Article by Archbishop Charles Jude Scicluna
O sweet tender embrace of motherly care
O kiss of a son doting, so full of love!
Teach us to cherish each life; help us to share
Blessings of joy; show us the Way from above.
I was inspired to write this short poem in recent days by the beautiful, 900-year-old icon of Our Lady Mary of Damascus that takes pride of place at the Greek Catholic Church, in Valletta, which is entrusted to the Greek Catholic community in Malta.
The manner in which Jesus as a child embraces his mother is striking, for it seems to go beyond a tender hug. What this image conveys to me is a boy who never wants his mother to let go of him and certainly never to abandon him. Like every baby, born or unborn, he looks to his mother to provide love, comfort and a safe haven for his precious life. The child’s vulnerability is very real.
It is indeed a powerful message and one that should resonate with us deeply, especially on Christmas Day. When Pope Francis was among us last April, he reminded us of these values as he celebrated Mass in the presence of this poignant image and through his words and deeds conveyed a powerful message of love, tenderness and mercy which he urged us to incorporate into our daily lives. We would do well not to forget.
This is, after all, the very essence of Christmas in its stripped down, authentic form away from the glitter, lights, decorations and parties. The beautiful words conveyed by the prophet Isaiah, “Out of great love, I had mercy on you”, exemplifies the great mystery we are celebrating on this holy day. Let us be drawn to the love contained within the merciful hug of God and treat each other in a way that shows we truly value one another.
In this special season, let us also remember what it is to be Maltese, this year especially, since December 27 marks the centenary of the first performance of our national anthem at the Manoel Theatre. There is much to reflect upon in the music composed by Robert Samut and the carefully chosen words bequeathed to us by the national poet, Dun Karm, who talked of the “protection” and “sweetness” of Malta.
What makes these terms special is that they take us back to our origins. The word Malta is derived from honey in all its comforting sweetness: a land of honey and sweetness; a people of honey and sweetness that is welcoming, friendly, kind, tolerant, loving, and merciful towards one another and all those who land on our shores. This is our true identity, our DNA.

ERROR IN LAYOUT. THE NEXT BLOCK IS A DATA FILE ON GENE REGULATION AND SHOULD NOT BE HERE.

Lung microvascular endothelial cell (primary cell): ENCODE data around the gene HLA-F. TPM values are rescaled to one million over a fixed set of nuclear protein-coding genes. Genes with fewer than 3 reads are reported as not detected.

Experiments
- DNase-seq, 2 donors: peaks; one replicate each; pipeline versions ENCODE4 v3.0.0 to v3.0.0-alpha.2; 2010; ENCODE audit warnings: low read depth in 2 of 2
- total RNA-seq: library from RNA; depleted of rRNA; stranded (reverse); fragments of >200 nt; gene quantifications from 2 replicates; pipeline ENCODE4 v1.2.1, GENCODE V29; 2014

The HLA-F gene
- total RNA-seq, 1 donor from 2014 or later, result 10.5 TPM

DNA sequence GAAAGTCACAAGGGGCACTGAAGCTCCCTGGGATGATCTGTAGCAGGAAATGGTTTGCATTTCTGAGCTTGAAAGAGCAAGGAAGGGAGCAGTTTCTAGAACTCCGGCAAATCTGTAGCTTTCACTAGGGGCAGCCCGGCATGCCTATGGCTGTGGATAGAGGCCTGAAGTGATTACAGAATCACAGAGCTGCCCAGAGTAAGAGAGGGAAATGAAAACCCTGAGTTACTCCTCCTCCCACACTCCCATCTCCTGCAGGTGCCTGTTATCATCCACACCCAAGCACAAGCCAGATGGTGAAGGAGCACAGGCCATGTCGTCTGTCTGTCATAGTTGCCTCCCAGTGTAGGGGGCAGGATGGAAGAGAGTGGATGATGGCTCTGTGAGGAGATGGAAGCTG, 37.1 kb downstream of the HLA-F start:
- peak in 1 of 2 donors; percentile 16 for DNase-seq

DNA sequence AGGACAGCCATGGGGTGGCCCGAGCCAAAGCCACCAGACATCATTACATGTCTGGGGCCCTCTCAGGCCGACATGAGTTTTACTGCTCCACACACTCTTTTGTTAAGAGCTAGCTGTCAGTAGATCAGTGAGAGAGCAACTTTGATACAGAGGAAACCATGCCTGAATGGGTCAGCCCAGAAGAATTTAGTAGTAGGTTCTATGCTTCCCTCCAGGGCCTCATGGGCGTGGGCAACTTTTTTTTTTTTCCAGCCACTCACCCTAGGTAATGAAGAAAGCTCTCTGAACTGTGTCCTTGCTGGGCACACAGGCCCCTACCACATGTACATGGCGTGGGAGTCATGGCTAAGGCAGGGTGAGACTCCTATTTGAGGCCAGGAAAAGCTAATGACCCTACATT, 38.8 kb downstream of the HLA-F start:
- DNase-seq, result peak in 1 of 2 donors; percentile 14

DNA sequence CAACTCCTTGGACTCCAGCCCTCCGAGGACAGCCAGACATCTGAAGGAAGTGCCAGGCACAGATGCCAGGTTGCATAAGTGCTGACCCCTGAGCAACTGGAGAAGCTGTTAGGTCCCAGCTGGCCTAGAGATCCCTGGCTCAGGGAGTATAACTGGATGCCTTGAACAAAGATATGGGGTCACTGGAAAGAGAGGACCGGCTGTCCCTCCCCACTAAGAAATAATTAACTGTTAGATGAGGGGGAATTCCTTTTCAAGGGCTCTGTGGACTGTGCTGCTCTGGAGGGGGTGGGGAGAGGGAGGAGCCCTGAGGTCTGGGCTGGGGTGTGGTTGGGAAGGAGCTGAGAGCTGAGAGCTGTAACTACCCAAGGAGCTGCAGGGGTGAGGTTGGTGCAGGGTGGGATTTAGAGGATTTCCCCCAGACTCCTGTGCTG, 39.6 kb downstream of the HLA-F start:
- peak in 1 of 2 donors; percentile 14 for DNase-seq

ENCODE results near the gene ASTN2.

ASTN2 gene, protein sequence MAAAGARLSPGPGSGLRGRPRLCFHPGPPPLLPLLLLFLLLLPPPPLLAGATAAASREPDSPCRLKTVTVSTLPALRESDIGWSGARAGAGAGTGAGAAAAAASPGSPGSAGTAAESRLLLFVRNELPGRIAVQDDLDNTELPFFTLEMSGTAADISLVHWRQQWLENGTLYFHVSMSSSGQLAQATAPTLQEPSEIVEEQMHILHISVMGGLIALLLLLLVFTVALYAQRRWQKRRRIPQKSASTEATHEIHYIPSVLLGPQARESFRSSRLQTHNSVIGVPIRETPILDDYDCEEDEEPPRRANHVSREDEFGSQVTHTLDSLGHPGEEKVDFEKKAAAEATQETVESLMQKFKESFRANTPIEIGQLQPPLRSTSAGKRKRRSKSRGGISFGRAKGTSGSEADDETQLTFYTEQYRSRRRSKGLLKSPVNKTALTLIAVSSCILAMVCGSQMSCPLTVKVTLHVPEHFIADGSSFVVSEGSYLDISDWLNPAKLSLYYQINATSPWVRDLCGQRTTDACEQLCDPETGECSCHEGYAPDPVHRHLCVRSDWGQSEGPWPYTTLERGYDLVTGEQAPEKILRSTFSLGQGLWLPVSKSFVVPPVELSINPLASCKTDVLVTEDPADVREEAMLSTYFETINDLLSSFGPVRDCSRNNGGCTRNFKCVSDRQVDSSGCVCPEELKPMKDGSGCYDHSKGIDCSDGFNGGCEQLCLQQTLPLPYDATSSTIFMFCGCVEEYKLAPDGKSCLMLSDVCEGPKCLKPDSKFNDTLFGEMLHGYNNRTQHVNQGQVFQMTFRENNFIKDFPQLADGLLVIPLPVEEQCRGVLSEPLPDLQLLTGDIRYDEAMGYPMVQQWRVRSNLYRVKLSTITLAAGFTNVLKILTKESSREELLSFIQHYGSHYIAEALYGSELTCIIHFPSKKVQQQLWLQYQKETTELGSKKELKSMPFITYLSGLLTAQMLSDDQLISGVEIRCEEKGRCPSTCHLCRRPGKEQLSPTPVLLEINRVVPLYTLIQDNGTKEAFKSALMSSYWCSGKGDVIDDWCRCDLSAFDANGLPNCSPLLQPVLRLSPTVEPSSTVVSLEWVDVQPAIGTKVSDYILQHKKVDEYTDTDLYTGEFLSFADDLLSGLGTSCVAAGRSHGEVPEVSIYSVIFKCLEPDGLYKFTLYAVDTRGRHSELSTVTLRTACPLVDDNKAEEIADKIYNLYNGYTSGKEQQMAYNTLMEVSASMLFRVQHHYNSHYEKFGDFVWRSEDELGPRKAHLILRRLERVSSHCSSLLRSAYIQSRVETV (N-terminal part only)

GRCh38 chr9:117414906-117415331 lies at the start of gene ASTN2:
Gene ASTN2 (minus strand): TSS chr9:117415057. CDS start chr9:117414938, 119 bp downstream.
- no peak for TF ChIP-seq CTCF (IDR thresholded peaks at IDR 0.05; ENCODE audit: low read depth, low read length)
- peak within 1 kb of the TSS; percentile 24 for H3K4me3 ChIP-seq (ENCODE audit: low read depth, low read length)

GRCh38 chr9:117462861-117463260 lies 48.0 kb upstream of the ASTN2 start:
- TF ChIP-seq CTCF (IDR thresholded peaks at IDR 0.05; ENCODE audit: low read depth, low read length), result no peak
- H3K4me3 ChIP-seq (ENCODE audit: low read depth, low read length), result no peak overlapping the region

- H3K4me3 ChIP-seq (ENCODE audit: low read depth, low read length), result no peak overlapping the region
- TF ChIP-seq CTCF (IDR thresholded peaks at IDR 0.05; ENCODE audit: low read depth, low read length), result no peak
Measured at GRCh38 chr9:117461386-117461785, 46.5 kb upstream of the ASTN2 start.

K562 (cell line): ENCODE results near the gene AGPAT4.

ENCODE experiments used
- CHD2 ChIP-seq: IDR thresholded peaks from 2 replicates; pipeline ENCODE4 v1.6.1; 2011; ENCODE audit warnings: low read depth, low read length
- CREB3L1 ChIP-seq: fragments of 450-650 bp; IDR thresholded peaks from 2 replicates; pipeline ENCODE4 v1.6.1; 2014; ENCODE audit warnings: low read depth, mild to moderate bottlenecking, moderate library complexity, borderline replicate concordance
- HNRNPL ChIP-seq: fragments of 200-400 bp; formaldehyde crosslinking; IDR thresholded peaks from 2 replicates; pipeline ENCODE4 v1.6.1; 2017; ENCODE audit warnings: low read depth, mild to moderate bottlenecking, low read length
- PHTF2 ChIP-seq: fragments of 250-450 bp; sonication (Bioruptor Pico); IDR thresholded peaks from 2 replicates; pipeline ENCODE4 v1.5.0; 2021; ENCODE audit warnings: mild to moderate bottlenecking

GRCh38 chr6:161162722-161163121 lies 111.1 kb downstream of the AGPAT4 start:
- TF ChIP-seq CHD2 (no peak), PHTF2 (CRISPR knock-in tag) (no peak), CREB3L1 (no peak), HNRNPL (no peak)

Like the arms and womb of a loving mother, Malta has also been considered throughout history to be a port of safety that offers protection to the shipwrecked, the vulnerable and the defenceless. We pray to the Lord to remind us that he not only adorned us, our Malta, with sweet light – with the greatest light of his Word and of the Gospel through our father, the apostle St Paul – but that he may also endow us Maltese with wisdom, strength, mercy and, above, all the gift of unity.
As we commemorate the centenary of Malta’s National Anthem, I invite all our people to come together to ask God to bestow a special blessing upon our country so that we may remain true to our roots, our values and what truly makes us Maltese.
I also urge our people to embrace the wholesome values of appreciation, mercy, closeness to one another; and to find solace, guidance and inspiration in the shining example of Jesus’ mother who on this day was a shining example to us of the love and tenderness that can and should be present in each and every human being.
May I take this opportunity to wish everybody a peaceful Christmas and a year filed with blessings, health and good fortune.
✠ Charles Jude Scicluna
Archbishop of Malta
This article was first published on The Sunday Times of Malta